The gap between the finger and the button is the gap between the intent of the click and the code executed. Anything can be written within a button’s function. When clicked, the code in the function runs. The function is an infinite space within another infinite space. A footnote in a book that is a book within itself. The button is not limited to one action regardless of intent. With the right code you can launch nuclear weapons while ordering a pizza. All that functionality with just one-click. 
     Yet we continue to push every button we have access to. Thousands of times a day. We press, click and push these little gateways into the digital world. Each press with an expressed intention. We click play to watch the TV Show (The Americans on FX on Amazon Prime Video). We click search to find the name of the lead actress: Keri Russell. We click buy because Keri Russell was holding a can of Coke in Season 3 Episode 6 (I don’t know if that’s true, I’m not there yet). Each button is a trigger. Each press executing code. 
     But every button's function always starts empty. An empty button does nothing. There is no code to run, no materials to use. Only the promise of possibility. When I was a practitioner of code, we would build these buttons. I would sit and watch test subjects click and click again. The experiment would always go on longer than expected. They would continue to click. Their actions, illogical and instinctual. Each subject never knew why they clicked when we asked. Perhaps they hoped that on the next click some code would run. 

let code;
let nonPractitioner = "magic";
let practitioner = "well actually...";
let describeCode = code ? nonPractitioner : practitioner;

if(typeof code === 'undefined') {
  code = 'something';  
} else {
  code = 'something';

if(typeof code ==='undefined' && !isFinite(code)) {
  let ticTacToe = null;
  ticTacToe = true;

if(plastic === 'motion') {
  code = 'thought';

let reasoning, logic, causeAndEffect;

code = reasoning + logic + causeAndEffect;

let idea = {
  conditions:'if this then that',

let thought = [idea, idea, idea];

let converting = true;
let physical = [
  'a nation’s population', 
  'a bank account balance', 
  'barrels of oil imported', 
  'reams of paper produced', 
  'COVID cases', 
  'Tinder right swipes', 
  'the weight of a newborn baby',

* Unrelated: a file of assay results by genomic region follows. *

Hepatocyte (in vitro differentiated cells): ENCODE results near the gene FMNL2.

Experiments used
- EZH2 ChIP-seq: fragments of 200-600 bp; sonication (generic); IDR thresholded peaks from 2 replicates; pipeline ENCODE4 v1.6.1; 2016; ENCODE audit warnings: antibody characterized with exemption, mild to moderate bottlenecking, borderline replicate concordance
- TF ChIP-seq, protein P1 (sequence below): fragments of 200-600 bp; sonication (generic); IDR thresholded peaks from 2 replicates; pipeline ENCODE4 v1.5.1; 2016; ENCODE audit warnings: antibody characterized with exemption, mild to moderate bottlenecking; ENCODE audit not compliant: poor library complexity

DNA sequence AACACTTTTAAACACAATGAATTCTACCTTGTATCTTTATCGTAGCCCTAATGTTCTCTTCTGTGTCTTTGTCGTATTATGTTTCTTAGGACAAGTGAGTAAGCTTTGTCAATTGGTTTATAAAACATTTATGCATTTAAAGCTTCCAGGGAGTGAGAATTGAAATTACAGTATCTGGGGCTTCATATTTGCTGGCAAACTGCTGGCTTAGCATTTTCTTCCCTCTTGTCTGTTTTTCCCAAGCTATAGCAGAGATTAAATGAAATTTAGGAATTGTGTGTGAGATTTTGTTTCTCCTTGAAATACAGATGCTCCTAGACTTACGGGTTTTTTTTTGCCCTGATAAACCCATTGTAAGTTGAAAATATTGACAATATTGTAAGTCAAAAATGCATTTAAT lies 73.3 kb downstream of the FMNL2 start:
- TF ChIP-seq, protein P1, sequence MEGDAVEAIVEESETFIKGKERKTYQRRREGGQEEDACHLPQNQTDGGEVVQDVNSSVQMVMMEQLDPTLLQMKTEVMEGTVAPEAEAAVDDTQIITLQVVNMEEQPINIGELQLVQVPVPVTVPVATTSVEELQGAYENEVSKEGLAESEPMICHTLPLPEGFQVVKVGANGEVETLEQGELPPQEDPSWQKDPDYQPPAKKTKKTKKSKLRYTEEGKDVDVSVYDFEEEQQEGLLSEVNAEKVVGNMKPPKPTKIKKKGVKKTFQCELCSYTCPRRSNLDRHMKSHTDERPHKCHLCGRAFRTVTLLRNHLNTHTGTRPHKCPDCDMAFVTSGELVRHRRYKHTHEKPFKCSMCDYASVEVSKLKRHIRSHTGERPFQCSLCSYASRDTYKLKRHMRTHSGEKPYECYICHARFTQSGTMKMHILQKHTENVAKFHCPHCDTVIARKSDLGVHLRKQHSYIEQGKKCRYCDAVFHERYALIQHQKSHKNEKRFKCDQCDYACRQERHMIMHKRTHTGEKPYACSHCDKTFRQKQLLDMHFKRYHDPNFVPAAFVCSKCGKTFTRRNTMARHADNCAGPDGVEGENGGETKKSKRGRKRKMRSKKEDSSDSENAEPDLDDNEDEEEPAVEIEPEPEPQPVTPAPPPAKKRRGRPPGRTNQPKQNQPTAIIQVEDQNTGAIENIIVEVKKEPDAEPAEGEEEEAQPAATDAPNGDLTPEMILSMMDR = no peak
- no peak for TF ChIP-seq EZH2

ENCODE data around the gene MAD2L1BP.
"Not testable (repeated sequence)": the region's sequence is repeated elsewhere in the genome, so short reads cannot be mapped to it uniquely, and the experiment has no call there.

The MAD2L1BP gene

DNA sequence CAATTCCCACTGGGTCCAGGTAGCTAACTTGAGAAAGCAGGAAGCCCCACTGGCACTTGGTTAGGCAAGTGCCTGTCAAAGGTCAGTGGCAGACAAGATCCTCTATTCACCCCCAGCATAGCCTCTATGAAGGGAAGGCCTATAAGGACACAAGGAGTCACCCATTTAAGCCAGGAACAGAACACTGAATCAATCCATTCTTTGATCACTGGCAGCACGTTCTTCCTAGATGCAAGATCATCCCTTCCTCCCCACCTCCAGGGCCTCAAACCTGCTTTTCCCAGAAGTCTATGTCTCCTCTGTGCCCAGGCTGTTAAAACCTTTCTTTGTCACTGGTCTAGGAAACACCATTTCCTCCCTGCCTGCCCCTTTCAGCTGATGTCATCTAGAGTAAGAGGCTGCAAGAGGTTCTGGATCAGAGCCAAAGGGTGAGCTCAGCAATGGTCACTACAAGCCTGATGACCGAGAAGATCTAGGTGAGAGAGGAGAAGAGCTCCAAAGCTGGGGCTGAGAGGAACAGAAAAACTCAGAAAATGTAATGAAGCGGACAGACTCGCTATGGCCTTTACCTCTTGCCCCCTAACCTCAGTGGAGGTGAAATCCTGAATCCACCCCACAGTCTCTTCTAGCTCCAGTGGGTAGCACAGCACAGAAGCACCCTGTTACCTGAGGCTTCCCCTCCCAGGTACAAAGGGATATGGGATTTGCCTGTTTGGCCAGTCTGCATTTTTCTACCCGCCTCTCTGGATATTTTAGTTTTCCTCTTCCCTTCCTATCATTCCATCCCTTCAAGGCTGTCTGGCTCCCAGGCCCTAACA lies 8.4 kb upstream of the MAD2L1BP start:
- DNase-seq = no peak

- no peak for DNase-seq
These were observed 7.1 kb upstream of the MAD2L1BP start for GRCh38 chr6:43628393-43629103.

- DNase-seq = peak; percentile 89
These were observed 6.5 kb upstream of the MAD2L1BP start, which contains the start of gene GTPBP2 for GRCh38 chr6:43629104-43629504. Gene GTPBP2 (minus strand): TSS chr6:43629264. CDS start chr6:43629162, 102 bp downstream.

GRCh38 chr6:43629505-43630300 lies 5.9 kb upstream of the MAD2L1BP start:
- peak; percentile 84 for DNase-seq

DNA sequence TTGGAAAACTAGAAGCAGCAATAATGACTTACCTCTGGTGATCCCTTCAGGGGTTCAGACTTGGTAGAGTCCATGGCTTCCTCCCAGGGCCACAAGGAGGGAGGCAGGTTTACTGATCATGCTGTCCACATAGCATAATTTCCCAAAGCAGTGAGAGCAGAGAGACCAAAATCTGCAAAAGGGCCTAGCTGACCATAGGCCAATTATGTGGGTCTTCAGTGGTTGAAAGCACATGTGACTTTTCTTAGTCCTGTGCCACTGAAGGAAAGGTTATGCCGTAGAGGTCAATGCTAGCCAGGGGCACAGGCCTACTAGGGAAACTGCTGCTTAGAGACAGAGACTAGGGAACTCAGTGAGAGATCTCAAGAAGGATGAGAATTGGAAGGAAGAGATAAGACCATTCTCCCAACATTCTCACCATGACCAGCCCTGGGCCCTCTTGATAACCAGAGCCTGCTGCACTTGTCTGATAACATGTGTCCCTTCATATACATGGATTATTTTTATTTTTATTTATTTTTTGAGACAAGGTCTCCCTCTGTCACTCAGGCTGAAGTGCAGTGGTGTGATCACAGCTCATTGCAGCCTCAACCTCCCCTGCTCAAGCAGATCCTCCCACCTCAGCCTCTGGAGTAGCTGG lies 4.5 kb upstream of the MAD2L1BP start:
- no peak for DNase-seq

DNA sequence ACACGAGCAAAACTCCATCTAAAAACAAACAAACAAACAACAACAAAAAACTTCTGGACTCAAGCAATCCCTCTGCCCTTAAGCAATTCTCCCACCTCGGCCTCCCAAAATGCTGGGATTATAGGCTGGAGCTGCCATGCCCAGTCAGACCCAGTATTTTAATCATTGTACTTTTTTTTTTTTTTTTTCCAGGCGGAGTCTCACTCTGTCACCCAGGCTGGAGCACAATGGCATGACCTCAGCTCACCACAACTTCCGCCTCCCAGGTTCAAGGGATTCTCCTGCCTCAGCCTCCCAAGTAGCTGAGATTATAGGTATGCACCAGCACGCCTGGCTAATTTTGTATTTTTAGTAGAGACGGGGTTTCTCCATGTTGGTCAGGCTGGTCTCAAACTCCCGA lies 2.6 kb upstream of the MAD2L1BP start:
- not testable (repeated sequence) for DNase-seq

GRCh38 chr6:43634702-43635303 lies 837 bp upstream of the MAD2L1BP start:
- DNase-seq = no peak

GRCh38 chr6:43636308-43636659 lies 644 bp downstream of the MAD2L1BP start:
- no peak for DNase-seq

'articles half-read',
  'songs played',
  'people stalked',
  'porn watched',
let digital = {};
    switch(thing) {
      case 'a nation’s population':
        digital[thing] = 329500000;
      case 'a bank account balance':
        digital[thing] = 5533;
      case 'barrels of oil imported':
        digital[thing] = 7860000;
      case 'reams of paper produced':
        digital[thing] = 68000000;
      case 'COVID cases':
        digital[thing] = 49500000;
      case 'Tinder right swipes':
        digital[thing] = 454;
      case 'the weight of a newborn baby':
        digital[thing] = 8;
      case 'articles half-read':
        digital[thing] = [
          'The White Album',
          'Why I write',
          'Death of a Moth',
          'The Fourth State of Matter',
      case 'songs played':
        digital[thing] = [
          "Best Part",
          "Ain't no sunshine",
          "Eleanor Rigby"
      case 'people stalked':
        digital[thing] = [
      case 'porn watched': 
        digital[thing] = [
          "Asa Akira anal bukkake",
          "Babysitter caught by stealing by father",
          "Sissy boy punished",
          "Asian girls fingered",

physical = digital;
digital = physical;

if(digital['a bank account balance'] === 0) {
  physical['a bank account balance'] = 0;

code.canTouch = false;

const button = <Button/>;

button.canTouch = false;

let willPressButton = true;

let buttons = [

while (willPressButton) {

button.onClick = () => {}


Aaron Pang is a writer based out of Oakland, CA telling stories to anyone who will listen. He’s currently getting his MFA in Creative Nonfiction at the University of Iowa. Aaron’s work can be found on The Moth Radio Hour and America’s Test Kitchen. Twitter: @AaronZengPang